“There are still roadways that are past impassable right now and especially feeders and side streets. This is still not a good time to get on the road,” Turner said.
Major roadways that remain flooded include east and westbound I-10 leaving downtown Houston, Turner said.
Tropical Depression Imelda inundated many of Houston’s roads and highways throughout the morning and early afternoon. As the conditions lighten, Turner said at a 3 p.m. press conference at the city’s Office of Emergency Management that floodwaters will still present a risk to drivers for several hours.
Houston police and fire officials said the departments have fielded over 3,000 emergency calls throughout the day, well over the city’s average call volume per day. Those in immediate danger should call 9-1-1 however those who are inconvenienced by flooding events but not in danger should stay in place while floodwaters recede, Turner said.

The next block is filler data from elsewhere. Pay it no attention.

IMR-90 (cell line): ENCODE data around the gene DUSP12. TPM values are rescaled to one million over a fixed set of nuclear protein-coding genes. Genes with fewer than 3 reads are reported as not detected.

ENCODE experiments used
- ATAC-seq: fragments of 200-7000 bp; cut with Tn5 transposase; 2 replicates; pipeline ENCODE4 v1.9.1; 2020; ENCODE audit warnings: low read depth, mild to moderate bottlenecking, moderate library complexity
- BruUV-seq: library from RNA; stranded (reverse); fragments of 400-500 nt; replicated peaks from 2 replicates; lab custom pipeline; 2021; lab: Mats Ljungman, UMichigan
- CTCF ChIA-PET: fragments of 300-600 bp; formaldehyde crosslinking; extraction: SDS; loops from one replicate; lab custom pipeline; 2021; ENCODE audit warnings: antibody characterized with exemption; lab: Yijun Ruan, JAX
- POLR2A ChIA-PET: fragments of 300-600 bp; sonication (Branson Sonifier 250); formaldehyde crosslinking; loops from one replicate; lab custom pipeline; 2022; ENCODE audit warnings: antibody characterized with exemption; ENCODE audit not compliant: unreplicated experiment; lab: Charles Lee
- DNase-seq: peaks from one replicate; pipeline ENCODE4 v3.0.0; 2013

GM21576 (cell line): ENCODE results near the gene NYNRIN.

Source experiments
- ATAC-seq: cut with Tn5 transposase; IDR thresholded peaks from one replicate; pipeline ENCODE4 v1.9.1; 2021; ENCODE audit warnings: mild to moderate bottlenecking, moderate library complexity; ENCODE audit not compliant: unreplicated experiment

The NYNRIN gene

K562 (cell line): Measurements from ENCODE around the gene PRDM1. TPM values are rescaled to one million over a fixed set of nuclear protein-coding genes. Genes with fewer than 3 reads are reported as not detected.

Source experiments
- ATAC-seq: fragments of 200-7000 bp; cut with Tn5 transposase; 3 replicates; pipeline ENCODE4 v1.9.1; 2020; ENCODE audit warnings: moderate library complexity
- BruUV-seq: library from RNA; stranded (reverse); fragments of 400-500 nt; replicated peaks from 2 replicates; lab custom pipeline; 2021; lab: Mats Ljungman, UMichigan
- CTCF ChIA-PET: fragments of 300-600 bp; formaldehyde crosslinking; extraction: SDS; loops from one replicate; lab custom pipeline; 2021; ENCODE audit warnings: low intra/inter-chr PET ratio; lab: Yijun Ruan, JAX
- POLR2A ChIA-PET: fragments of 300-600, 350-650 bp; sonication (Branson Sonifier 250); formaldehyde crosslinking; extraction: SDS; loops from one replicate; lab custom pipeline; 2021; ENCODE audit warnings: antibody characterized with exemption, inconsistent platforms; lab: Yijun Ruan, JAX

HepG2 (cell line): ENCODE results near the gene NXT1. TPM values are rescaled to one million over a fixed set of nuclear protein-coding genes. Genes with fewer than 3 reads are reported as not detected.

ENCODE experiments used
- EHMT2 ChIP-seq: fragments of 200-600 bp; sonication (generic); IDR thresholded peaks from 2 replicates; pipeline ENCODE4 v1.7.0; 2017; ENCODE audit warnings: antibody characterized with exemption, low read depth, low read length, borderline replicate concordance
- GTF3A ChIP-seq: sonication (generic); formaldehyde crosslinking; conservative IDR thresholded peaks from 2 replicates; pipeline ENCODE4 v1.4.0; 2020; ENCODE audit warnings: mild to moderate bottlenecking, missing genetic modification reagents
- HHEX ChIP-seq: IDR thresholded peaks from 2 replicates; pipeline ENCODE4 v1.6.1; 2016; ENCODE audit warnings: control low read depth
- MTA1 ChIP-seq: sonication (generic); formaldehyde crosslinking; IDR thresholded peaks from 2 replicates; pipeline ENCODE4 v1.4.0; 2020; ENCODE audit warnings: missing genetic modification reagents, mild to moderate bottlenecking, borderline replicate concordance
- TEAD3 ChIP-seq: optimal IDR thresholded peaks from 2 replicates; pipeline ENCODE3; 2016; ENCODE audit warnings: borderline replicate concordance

Turner also told those in safe areas to avoid roadways and create traffic that slows first responders.
“Our first responders are having to utilize the same roadways to get to certain points and it makes it much more difficult for our first responses to give to the people who need their help,” Turner said.
Several temporary shelters, listed below, have opened in the Houston area for stranded individuals to take refuge in.
Gallery Furniture, 6006 North Fwy., Houston
Lakewood Church, 3700 Southwest Fwy., Houston
Northeast Multiservice Center, 9720 Spaulding St., Houston
Kingwood Community Center, 4102 Rustic Woods Drive, Houston
Harvest Time Church ,4102 Rustic Woods Drive, Houston
Acres Home Multiservice Center, 6719 W Montgomery Road, Houston
All area hospitals are operating normally except for Memorial Hermann Northeast Hospital, which took on water but is still maintaining operations.
Editor's note: this post has been updated to include the correct Gallery Furniture shelter location.
Follow all of our Houston-area flooding coverage